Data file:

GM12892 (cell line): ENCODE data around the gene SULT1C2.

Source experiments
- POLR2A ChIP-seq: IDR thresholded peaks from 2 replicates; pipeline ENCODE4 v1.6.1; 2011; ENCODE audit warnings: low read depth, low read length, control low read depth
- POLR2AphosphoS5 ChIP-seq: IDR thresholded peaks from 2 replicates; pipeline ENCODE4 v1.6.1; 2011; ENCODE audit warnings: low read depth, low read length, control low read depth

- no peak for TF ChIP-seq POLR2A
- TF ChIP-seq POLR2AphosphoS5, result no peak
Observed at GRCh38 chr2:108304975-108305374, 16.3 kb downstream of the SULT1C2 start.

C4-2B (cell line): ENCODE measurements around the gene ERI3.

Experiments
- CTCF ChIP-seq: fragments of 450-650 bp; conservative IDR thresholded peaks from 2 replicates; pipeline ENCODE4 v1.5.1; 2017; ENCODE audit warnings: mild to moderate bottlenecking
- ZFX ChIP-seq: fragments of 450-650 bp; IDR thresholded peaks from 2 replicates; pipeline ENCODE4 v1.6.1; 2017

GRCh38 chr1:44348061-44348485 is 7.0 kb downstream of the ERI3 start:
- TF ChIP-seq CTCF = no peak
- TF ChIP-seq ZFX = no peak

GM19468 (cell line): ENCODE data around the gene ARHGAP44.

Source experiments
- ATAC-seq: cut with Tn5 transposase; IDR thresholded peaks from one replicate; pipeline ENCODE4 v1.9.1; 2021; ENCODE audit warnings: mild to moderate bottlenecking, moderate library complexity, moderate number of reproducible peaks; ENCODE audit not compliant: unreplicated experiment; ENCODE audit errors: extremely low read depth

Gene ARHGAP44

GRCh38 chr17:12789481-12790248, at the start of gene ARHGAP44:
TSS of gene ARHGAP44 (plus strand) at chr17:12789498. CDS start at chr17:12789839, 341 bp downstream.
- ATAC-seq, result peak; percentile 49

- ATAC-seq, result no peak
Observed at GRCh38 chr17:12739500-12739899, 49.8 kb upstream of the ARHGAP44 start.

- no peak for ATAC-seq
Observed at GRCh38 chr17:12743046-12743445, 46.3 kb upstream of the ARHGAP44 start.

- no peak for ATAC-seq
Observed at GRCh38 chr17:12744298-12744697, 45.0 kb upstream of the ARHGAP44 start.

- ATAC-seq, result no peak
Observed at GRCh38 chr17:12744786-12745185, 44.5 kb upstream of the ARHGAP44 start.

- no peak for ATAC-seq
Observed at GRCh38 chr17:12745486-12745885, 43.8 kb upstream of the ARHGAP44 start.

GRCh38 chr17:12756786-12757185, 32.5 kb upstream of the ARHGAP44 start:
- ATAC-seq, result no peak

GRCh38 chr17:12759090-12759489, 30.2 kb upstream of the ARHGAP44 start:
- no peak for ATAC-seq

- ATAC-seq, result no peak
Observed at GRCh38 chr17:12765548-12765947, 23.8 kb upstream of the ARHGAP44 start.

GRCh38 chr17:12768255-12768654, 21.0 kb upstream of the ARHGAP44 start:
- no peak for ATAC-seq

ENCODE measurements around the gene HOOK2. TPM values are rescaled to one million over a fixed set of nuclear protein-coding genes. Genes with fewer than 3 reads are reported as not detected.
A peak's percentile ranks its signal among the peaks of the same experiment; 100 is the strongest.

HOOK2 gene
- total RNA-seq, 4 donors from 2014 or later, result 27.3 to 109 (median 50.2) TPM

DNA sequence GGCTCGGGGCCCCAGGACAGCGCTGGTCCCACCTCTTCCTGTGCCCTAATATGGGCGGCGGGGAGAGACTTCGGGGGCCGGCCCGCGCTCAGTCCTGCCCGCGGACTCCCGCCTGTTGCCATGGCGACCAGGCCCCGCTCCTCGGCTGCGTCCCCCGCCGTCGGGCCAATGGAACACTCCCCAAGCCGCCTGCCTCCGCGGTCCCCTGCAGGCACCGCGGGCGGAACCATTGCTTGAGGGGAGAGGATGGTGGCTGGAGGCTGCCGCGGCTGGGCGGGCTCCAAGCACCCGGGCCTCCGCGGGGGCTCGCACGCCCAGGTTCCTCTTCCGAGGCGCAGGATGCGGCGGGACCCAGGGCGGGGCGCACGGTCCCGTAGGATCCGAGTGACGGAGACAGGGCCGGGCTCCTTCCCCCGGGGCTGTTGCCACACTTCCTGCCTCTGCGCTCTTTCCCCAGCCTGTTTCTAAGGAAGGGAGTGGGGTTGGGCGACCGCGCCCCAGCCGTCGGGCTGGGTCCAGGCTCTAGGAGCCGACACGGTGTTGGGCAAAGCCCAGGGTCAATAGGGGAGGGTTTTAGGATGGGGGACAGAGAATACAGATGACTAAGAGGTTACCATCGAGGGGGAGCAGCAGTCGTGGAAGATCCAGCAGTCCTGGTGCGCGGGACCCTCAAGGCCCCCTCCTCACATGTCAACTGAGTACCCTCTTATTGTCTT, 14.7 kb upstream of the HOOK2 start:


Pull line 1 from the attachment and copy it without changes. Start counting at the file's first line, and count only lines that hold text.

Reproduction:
GM12892 (cell line): ENCODE data around the gene SULT1C2.